Regarding Exams and Fasting: An Invalid Qiyas

There has been some talk recently about “updating” Fiqh to include exams as a valid excuse to delay fasting. This talk has come primarily from the modernist/liberal school of thought. Their argument is that Muslims are backward and too literal in their thinking and need to update Fiqh for the times.

This argument is flawed in many ways. The analogy of exams being a type of difficulty that leads to concession is flawed. The idea that our Fiqh processes are outdated and backward is also flawed. To demonstrate this, let us take a look at the main Fiqh Maxim governing who can delay a fast.

The main Fiqh maxim regulating this ruling is al-Mashaqa Tajlibu al-Taysir which can be translated as “Extreme Difficulty causes relaxation of the Law”. This maxim is found in all four madhabs and is a point of consensus among Sunni Muslims. The maxim is simple, the Shariah has built-in processes of flexibility to handle extremely difficult situations.

However, the maxim cannot be applied based on whim and desire. There is a list of difficulties that cause relaxation of the law. This list is derived from the Quran and Sunnah.

Types of Difficulty

There are primarily seven things that can cause relaxation of a law:
1. Coercion i.e. being forced to do something
2. Travel as traveling is difficult as you are outside of your comfort zone dealing with many unpredictable variables
3. Disease/Sickness
4. Forgetfulness i.e. people are not held accountable for lapses in memory
5. Ignorance i.e. ignorance can work as an excuse is some situations6. A general calamity like a pandemic or drought
7. Lack of legal competence i.e. laws do not generally apply to children, extreme mental health cases, and people who are asleep.

All of the above categories are explicitly stated in either the Quran or Sunnah. The verse of fasting (2:185) mentions two of these sources of difficulty: travel and illness, making these the two primary valid reasons to delay a fast. Scholars have included other health risks in this as well like pregnancy and breastfeeding.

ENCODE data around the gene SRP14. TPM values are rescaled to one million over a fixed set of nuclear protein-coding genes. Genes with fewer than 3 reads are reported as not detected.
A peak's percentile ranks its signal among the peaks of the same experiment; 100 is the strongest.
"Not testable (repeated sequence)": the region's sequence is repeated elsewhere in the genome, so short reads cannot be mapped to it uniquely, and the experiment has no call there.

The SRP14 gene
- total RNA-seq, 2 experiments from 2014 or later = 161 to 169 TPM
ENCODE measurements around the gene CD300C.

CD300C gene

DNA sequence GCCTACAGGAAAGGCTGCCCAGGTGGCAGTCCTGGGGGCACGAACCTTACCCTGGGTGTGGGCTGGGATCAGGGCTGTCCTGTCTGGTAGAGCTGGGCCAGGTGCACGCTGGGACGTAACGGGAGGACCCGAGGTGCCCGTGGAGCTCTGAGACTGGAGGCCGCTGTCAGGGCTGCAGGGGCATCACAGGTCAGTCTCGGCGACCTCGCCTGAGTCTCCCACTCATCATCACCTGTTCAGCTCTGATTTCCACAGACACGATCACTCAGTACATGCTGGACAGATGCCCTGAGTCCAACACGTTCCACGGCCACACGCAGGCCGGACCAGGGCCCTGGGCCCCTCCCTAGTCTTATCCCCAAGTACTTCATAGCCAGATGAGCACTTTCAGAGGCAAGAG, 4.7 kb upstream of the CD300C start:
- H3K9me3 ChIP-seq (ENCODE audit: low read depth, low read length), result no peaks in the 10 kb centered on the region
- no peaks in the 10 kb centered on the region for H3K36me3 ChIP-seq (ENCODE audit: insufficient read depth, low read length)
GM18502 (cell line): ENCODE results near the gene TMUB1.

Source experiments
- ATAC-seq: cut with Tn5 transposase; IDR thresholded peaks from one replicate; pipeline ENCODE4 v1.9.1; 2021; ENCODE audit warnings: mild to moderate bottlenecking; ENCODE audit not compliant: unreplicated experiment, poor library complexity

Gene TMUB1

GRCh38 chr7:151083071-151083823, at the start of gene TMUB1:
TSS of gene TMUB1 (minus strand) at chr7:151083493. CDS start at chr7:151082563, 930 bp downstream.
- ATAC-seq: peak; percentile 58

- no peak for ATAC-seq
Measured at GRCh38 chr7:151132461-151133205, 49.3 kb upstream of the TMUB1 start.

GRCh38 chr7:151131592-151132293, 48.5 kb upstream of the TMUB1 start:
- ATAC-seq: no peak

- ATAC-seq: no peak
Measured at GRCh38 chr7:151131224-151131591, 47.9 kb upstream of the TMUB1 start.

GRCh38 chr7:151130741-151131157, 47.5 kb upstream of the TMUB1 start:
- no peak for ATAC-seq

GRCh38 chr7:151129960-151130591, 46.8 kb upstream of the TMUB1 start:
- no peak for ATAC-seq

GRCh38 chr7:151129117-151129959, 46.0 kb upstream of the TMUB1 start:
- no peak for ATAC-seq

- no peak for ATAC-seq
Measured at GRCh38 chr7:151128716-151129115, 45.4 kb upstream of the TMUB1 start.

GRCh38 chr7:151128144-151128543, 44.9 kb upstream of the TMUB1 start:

The category of extreme difficulty is generally restricted to these seven things, except in rare circumstances where something else rises to the level of extremity. even then, these new circumstances can often easily fit into one of these seven categories. For example, the current pandemic falls under category six, and tyrannic regimes may trigger category one.

A Clear Process

The relaxation of laws, however, cannot be done based on perceived difficulty or manageable difficult. The very concept of worship has some level of difficulty built into it to make it a means of purifying the soul and exerting effort in pleasing Allah. If we allow relaxing the laws for any difficulty, that would mean excusing Fajr because we are tired, missing Asr because we are working, or delaying fasting because it is a hot day.

Almost any law can be modified if the category of Mashaqa is left open-ended without any parameters. Thus, it is restricted to those things found in the Quran and Sunnah, which are summarized in the list above.

Exams are a general difficulty. There is no health risk for the average student, nor is there any coercion to break the fast. The only time a student would be allowed to break a fast is if it becomes a genuine health risk, eg: dehydration. In that case, they are doing it due to the reason mentioned in the Quran, not because of exams.

Our Shariah does not need reform. It already has a built-in system to update Fiqh as and when needed via the principles of Fiqh and Maxims of Fiqh. These are guided by the goals of the Shariah. All of these concepts are derived from the Quran and Sunnah and categorized and explained by our pious predecessors.


If any new verdict is to be passed on an issue, it must be done utilizing the proper methodology of ijtihad, and not simply because “I think” or “I feel” or any other weak reason. Fiqh is a system with its own methodology, parameters, and experts. If you are not a Mufti, leave it to the Muftis to work out these details utilizing the proper methodology.

Posted by Ismail Kamdar

Ismail Kamdar is the Founder of Islamic Self Help, author of over a dozen books, research manager at Yaqeen Institute, and a freelance writer.

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